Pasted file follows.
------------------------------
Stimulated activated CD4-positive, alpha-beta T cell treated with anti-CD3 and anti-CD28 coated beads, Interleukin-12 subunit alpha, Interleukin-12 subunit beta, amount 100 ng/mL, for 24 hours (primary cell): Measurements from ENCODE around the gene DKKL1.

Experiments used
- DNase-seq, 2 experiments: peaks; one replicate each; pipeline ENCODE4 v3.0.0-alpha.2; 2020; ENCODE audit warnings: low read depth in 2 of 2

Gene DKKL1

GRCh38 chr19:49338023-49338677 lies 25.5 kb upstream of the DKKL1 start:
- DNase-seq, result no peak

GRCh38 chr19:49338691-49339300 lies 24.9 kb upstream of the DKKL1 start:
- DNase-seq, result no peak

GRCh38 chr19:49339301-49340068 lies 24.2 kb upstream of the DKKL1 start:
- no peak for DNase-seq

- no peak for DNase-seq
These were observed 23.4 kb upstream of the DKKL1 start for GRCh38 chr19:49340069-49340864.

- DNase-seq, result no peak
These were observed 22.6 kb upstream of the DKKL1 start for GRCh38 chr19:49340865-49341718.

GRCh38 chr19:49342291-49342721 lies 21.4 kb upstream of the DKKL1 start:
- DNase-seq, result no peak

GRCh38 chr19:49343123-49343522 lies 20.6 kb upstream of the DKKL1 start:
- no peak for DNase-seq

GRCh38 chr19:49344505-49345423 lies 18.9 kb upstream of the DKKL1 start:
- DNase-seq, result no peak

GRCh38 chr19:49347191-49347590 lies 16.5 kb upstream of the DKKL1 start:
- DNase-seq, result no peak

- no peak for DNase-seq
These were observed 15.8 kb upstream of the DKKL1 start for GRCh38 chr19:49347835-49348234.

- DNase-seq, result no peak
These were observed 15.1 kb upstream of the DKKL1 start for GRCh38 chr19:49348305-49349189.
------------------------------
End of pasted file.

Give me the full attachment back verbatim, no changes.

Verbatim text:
Stimulated activated CD4-positive, alpha-beta T cell treated with anti-CD3 and anti-CD28 coated beads, Interleukin-12 subunit alpha, Interleukin-12 subunit beta, amount 100 ng/mL, for 24 hours (primary cell): Measurements from ENCODE around the gene DKKL1.

Experiments used
- DNase-seq, 2 experiments: peaks; one replicate each; pipeline ENCODE4 v3.0.0-alpha.2; 2020; ENCODE audit warnings: low read depth in 2 of 2

Gene DKKL1

GRCh38 chr19:49338023-49338677 lies 25.5 kb upstream of the DKKL1 start:
- DNase-seq, result no peak

GRCh38 chr19:49338691-49339300 lies 24.9 kb upstream of the DKKL1 start:
- DNase-seq, result no peak

GRCh38 chr19:49339301-49340068 lies 24.2 kb upstream of the DKKL1 start:
- no peak for DNase-seq

- no peak for DNase-seq
These were observed 23.4 kb upstream of the DKKL1 start for GRCh38 chr19:49340069-49340864.

- DNase-seq, result no peak
These were observed 22.6 kb upstream of the DKKL1 start for GRCh38 chr19:49340865-49341718.

GRCh38 chr19:49342291-49342721 lies 21.4 kb upstream of the DKKL1 start:
- DNase-seq, result no peak

GRCh38 chr19:49343123-49343522 lies 20.6 kb upstream of the DKKL1 start:
- no peak for DNase-seq

GRCh38 chr19:49344505-49345423 lies 18.9 kb upstream of the DKKL1 start:
- DNase-seq, result no peak

GRCh38 chr19:49347191-49347590 lies 16.5 kb upstream of the DKKL1 start:
- DNase-seq, result no peak

- no peak for DNase-seq
These were observed 15.8 kb upstream of the DKKL1 start for GRCh38 chr19:49347835-49348234.

- DNase-seq, result no peak
These were observed 15.1 kb upstream of the DKKL1 start for GRCh38 chr19:49348305-49349189.